Séamus Mallon: Adams legitimised killing of members of other community

Gerry Adams years: SDLP stalwart says Sinn Féin leader only hardened tribal divisions

 Séamus Mallon, pictured in 1998 sitting behind Gerry Adams at an address in Belfast by Bill Clinton, has little affection for the Sinn Féin leader: “I just can’t be in the same room with him. There’s just something about him that I recoil from. He has his hand in too many awful events, too many.” Photograph: AP

Séamus Mallon, pictured in 1998 sitting behind Gerry Adams at an address in Belfast by Bill Clinton, has little affection for the Sinn Féin leader: “I just can’t be in the same room with him. There’s just something about him that I recoil from. He has his hand in too many awful events, too many.” Photograph: AP

 

Séamus Mallon today lives quietly in Markethill in Co Armagh perched just above the remnants of a wall that, centuries ago, was a bulwark against all harm for the English and Scottish planters who settled there.

Now 82, the former deputy first minister and SDLP stalwart believes Gerry Adams’s legacy is a hardening of the tribal divisions in Northern Ireland.

His condemnation is forthright: Adams legitimised the killing of members of the other community, while at the same time saying he wanted to work with that community.

Adams’s actions led to the Balkanisation of politics in Northern Ireland, and the normalising of lies in political discourse; building electoral primacy with the aid of a black economy of fuel laundering and illegal vodka distilling.

Mallon is the elder statesman of the shrunken centreground of Northern nationalist politics, an ordinary man who became a primary school teacher but was propelled to fight institutionalised discrimination.

Having joined the civil rights movement, he spent decades arguing for better politics, never firing a shot (nor encouraging anyone else to) before finally becoming the first deputy first minister under the Belfast Agreement.

There are some 1,600 people in Markethill, the great majority of them from a unionist, loyalist or Protestant background, depending on the sectarian terminology one selects.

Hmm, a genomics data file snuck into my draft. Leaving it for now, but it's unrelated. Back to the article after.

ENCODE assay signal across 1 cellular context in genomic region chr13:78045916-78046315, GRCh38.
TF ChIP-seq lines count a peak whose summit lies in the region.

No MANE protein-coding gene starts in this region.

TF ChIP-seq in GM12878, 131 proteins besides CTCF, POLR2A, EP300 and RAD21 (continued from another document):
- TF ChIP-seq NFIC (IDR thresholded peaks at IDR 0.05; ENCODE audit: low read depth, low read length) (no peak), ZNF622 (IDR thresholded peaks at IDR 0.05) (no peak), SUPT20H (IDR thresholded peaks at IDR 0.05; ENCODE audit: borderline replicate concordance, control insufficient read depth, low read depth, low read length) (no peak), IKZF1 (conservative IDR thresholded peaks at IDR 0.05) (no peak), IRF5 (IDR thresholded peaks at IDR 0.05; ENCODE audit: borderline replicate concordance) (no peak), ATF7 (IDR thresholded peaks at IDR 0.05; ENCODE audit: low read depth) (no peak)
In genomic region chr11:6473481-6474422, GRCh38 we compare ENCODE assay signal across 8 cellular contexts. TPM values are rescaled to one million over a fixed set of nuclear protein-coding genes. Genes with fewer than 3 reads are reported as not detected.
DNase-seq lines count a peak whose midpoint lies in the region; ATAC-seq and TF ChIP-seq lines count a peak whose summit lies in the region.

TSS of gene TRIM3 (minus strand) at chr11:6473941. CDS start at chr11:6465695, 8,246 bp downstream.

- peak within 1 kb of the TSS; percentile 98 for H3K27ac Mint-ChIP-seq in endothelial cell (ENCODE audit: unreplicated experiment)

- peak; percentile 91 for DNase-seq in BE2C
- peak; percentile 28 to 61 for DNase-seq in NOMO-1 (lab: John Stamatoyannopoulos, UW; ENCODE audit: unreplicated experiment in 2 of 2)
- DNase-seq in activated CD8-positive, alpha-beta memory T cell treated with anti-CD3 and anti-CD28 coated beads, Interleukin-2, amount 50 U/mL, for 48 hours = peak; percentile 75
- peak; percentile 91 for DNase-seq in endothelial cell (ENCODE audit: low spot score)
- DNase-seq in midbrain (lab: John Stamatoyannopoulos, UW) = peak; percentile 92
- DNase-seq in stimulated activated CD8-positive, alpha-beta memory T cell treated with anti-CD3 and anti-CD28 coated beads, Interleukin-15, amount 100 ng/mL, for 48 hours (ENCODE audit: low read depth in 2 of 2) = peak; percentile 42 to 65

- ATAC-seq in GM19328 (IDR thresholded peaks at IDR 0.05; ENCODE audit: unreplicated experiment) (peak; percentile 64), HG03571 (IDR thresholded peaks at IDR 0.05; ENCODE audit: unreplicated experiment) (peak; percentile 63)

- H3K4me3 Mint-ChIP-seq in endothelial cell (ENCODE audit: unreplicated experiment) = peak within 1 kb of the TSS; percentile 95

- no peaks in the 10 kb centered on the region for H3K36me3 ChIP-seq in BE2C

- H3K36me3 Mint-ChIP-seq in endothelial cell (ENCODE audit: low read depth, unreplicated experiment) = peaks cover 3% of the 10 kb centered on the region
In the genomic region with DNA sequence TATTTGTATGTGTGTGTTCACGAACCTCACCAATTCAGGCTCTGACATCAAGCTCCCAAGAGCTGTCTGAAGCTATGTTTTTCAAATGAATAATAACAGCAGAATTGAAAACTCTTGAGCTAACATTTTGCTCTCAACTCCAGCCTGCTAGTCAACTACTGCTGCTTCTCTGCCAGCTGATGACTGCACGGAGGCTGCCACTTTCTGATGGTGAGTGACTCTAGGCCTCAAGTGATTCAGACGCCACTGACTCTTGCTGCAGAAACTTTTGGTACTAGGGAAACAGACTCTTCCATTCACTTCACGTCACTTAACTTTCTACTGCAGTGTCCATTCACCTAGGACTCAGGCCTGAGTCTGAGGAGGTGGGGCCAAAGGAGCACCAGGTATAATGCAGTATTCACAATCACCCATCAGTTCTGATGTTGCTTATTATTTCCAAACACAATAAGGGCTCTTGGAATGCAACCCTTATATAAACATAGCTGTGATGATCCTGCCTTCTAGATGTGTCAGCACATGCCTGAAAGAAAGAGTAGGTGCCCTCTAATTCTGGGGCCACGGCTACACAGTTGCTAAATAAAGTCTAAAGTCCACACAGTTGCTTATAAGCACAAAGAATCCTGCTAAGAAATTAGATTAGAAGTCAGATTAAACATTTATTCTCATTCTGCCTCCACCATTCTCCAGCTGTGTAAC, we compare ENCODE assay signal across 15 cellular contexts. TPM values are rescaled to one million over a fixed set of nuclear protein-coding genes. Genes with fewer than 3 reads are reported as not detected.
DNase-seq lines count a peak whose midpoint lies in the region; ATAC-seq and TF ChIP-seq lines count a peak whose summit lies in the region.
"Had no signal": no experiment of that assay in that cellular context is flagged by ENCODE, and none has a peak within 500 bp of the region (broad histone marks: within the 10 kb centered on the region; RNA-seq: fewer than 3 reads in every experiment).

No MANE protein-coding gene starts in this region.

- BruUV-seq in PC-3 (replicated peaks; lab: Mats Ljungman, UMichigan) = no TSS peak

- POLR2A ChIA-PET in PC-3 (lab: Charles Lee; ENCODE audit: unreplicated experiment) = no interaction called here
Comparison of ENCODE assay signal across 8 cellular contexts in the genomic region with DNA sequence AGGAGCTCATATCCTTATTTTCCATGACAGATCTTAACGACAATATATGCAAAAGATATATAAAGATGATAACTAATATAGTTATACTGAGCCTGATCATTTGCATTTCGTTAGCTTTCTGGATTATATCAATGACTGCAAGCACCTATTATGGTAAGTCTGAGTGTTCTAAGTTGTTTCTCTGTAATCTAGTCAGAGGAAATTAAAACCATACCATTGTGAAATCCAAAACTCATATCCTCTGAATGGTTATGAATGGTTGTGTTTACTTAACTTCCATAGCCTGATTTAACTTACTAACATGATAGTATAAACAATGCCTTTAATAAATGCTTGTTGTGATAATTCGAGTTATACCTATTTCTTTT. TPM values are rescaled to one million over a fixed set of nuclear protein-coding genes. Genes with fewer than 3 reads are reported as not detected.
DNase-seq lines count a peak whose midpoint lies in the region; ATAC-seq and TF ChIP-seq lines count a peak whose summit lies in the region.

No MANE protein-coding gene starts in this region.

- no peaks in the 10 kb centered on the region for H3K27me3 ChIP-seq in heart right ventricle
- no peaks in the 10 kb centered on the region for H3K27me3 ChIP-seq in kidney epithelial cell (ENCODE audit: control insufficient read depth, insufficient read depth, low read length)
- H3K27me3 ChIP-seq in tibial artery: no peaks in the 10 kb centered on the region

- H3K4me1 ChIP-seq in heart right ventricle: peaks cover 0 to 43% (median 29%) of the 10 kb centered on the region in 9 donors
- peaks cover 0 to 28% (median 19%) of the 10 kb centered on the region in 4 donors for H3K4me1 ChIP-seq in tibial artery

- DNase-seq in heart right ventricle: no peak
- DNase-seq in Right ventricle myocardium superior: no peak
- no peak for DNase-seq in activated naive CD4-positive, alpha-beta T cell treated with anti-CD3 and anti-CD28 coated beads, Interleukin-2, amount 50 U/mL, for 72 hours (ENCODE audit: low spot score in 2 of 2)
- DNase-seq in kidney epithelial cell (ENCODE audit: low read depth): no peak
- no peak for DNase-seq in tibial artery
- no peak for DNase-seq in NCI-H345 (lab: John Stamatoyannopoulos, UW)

Awful events

They are more than merely his neighbours. They are his fellow Irishmen and women, says Mallon, who was characteristically slow-spoken, measured and firm in his views as he considered Adams’ standing down as Sinn Féin leader.

Though he recognises the Sinn Féin leader’s political achievements, he has little affection for him: “I just can’t be in the same room with him. I don’t want to be. I’ve spent my life getting on with people and liking people that I didn’t agree with. There’s just something about him that I recoil from. He has his hand in too many awful events, too many.”

Asked how he thinks Adams will be remembered, he says: “Revered in the way that violent republicans are [and] virulently disliked among unionists. People like myself, and I suppose what you could call middle nationalism, [have] little respect for him.”

Though he acknowledges that Adams and his close associates in the Sinn Féin/IRA organisation brokered change within it – “he organised that change is a very efficient way” – Mallon dwells on what went before.

“Why had they spent so many years causing such heartbreak and hatred ?” he asks. “Every action that they took was increasingly sectarian. In both communities, they moved into the tribal situation, if only for protection.”

They did not win. And the IRA were the biggest failures of the past 40 years and in the process, demeaned the term republican and all that it stood for

Recent relations between Sinn Féin the DUP have been about grabbing power, not sharing it: “It is a form of Balkanisation: two political silos, not interested outside of their own party positions.”

Gable walls

Sinn Féin and the IRA’s cleaving to violent republicanism during most of his political life was based on “this awful conviction that they could win and would win”, he says.